15 July 2013

a 101 update

Last November, I created a 101 in 1001 list. (It's 101 things to accomplish in 1001 days.) You can find it here. It's been a lot of fun to cross things off of the list and work on others that take time. There's such a sense of accomplishment--which is fantastic for this list-maker extraordinaire!

After I hit publish, people in my every day life talked about it. Although mostly forgotten at this point, it was a topic brought up pretty regularly. Most were super supportive of the list. I was shocked, though, by people who were negative about the list, doubting that this list could ever be completed. And maybe it can't, but I've learned a lesson to always be supportive of goals that others have, even if I perceive them as unrealistic.

So here are the things that are completed:

17. Complete a puzzle with the hubs
We did this around the first part of January. We're nerds in many, many ways, including liking puzzles. We just rarely do them. But this year we instituted a no-screen Monday, meaning that we don't watch TV or use computers on Monday nights. Instead we read or play games.

23. Participate in a Turkey Trot
I really wasn't expecting to complete this run so early after forming the list. It's probably best to train for a 5K, or at least have run in the past few months. Or years. But there was no preparation when I received an email from my friend, Stefani, asking if I'd be interested in being the fourth person in a team with two other friends. I agreed, knowing that walking was an option. My only goal was not to be the last person to cross the finish line. And to run across the finish line. Stefani, Lora, Alaina and I were a team for the Turkey Trot. Thankfully, Lora had recently had a baby, so I was able to run slash walk with her. We'd set a point and run, and then walk for a while, and then repeat.

27. Try a new hair color
This one is complete enough for me, even though I'm sure it wasn't super noticeable to others! I mean, really, I don't even have a picture that would show any major difference. In the fall, I decided I go darker. My super stylist put some darker blonde and red in my hair. I liked in the salon and when I got home. But then I saw a picture of myself, and it wasn't me. I was born blonde, and I'll forever be a blonde. (Even though I need a bit of help to be as light as I like.)

34. Wash my face every night for 30 days
Ugh. I did this once. It was painstaking. Here's my confession: I wash my face 4-5 nights a week. The other nights I use a wipe on it, leaving my eye makeup in place. I was hoping to see a huge difference in 30 days, and even continued to about 45 days, but there wasn't one. I'm not convinced it totally necessary. But if you have evidence to the contrary, please feel free to share.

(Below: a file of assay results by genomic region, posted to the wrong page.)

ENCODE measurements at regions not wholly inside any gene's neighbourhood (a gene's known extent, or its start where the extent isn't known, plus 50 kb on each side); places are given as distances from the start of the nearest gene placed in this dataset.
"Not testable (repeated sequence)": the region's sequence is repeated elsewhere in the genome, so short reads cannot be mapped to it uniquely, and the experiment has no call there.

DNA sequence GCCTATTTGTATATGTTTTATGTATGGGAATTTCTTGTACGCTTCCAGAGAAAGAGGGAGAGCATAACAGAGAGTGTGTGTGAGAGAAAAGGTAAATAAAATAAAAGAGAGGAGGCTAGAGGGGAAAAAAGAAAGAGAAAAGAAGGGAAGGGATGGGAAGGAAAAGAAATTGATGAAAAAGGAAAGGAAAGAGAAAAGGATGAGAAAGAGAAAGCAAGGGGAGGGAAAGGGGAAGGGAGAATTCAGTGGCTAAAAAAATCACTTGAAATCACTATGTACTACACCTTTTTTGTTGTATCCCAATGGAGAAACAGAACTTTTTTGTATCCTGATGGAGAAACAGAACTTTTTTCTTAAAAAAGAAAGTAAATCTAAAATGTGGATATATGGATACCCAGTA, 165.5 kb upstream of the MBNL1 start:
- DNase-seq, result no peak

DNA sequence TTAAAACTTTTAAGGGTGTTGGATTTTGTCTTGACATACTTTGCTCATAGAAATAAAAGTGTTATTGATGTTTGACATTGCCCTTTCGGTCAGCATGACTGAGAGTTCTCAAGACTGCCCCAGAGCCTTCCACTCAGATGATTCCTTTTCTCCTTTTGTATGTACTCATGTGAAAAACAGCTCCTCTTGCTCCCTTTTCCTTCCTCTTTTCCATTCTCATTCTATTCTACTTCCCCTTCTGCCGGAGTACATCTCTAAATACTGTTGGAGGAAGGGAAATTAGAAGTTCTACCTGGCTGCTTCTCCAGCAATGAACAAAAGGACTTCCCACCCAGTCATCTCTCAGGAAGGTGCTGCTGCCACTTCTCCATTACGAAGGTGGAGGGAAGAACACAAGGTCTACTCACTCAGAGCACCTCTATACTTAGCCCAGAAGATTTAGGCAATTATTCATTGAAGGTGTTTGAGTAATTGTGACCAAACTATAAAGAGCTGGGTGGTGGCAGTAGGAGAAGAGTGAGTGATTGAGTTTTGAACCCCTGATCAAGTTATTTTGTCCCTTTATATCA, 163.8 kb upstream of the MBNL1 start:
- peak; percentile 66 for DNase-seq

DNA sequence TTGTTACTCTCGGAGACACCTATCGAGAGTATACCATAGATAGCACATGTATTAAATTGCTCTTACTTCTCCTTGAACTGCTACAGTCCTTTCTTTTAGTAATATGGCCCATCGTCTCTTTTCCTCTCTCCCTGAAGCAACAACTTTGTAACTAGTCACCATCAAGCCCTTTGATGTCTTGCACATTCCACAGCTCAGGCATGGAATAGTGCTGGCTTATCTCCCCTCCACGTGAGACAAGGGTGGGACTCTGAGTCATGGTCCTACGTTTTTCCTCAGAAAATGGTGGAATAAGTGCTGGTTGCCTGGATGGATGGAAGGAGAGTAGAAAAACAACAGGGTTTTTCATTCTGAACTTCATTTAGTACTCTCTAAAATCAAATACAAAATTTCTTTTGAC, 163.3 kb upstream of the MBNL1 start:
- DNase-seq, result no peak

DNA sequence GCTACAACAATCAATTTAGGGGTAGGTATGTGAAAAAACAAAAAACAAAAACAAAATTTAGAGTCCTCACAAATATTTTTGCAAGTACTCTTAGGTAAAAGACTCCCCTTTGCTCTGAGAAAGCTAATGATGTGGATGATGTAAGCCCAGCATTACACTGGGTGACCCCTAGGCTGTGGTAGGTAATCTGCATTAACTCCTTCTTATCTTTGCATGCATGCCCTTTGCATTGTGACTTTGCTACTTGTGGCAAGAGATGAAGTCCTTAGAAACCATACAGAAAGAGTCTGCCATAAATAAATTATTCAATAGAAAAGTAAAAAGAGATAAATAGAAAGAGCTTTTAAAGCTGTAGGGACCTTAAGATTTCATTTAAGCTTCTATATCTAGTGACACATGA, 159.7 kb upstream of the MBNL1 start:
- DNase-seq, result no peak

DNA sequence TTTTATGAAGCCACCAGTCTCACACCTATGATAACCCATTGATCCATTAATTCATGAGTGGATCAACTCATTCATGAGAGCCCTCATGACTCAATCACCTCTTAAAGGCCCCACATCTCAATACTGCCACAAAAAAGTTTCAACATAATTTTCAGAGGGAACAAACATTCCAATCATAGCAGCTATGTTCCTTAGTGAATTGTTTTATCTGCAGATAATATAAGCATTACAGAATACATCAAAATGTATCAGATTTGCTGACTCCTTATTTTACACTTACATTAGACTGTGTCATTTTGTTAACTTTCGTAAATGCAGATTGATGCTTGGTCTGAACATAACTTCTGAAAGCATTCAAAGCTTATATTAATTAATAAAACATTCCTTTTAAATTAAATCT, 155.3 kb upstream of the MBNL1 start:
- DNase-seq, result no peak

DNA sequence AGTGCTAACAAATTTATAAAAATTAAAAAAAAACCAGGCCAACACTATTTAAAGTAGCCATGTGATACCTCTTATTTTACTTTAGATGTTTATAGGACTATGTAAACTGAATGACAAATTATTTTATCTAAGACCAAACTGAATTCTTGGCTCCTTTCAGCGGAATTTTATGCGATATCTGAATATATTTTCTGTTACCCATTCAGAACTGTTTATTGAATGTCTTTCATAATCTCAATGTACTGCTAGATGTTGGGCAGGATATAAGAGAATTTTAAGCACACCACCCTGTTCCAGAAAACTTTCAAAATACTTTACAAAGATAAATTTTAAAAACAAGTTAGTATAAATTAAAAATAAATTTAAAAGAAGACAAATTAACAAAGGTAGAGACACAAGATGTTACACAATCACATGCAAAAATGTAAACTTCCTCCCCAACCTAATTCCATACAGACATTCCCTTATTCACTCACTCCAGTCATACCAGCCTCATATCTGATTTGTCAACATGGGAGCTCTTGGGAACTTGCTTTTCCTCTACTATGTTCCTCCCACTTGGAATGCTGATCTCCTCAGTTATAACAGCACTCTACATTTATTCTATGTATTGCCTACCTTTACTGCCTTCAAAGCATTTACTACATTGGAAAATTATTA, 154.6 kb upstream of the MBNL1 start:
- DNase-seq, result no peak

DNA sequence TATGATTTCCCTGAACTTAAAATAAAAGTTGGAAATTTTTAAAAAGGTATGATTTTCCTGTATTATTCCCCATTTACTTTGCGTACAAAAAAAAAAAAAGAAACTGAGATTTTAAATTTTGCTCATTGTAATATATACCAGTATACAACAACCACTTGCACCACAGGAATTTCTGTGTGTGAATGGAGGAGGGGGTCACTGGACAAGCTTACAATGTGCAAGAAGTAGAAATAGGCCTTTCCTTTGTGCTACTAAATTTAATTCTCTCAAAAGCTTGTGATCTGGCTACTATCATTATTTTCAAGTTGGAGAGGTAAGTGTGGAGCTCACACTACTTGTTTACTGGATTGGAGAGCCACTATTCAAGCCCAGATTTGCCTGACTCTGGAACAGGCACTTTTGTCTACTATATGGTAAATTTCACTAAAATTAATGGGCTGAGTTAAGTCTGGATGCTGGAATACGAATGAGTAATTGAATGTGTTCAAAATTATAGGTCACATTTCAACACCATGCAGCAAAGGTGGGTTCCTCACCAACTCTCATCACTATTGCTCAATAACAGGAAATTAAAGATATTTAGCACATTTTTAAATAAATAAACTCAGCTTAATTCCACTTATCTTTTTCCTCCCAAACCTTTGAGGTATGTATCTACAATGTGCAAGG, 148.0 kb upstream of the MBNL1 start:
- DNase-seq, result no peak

35. Successfully give up something for Lent
Diet Coke. Boom.

38. Order personalized note cards
I designed and ordered these from VistaPrint. They're super cute.

39. Have a blog makeover
I did, and I love it!

42. Develop a budget
We live within our means, but never had a firm budget. Now we do. We don't do an envelope system or determine that only x amount can be spent on groceries/gas/utilities, but we have a maximum amount to spend each month.

43. Stick to budget for 3 months
Done! Yea!

45. Set-up monthly draft for tithe
We support several missionaries, but weren't giving any money to our local church. Supporting both missionaries and the church is important to us. It was something we'd meant to do, but we never remembered at a good time. Now it's done.

46. Insure engagement/wedding ring
Over four years after having a ring put on it, said ring is insured. Finally. I live in a state of anxiety anytime something valuable isn't insured, so this really helps. We certainly can't afford to replace it should something happen. (A diamond did fall out of my wedding band, but my jeweler replaced it at no cost. Hallelu!)

47. Choose an investment
I have a retirement plan that's aggressive. (I really don't know what that means or if I used the correct terminology, but my money is in lots of places: stocks, bonds, other stuff.) Jeremy also has money in various stocks. One wasn't making anything, so we pulled the money and invested it in something of my choosing. I like that we're making a little more money this way!

That's about half of what I've completed. I'll share more next week! Some will take longer to complete, but there's still a steady stream of accomplishment.

14 July 2013

reads for your weekend

 travel keepsake kits | martha

[I have such a hard time tossing out little keepsakes from our vacations, and let's be honest, I haven't scrapbooked in at least 10 years. And I only have a total of about five unfinished pages because I'm so indecisive. So, I love this idea! Throw all of the ticket stubs and brochures in a box? Done! If only the boxes weren't $17 each.]

● get ready for all those babies | marv knox

[If you don't read anything else, read this. It's that good. Don't let the fact that it's from The Baptist Standard throw you like it almost did me. I was all but screaming "yes!" the entire time!]

“If Texans’ conservative moral values prompt our state to implement one of the nation’s most stringent abortion codes, then we should accept the responsibility for all those babies we will bring into the world. We need to do right by them.
That means both enacting better laws and public programs that protect women and children, make certain no child goes hungry and ensure our young people receive quality education. And don’t dare claim that’s the job of the church, and the state should butt out. The church has demonstrated its unwillingness to rise to the occasion, and the enormity of the task is about to multiply. 

[This is extremely thought-provoking. Companies are fighting HHS whole-heartedly because the owners are staunchly opposed to covering contraception. Conviction is a good thing, but where will fighting to avoid paying for these convictions end? Read this. Think about it.]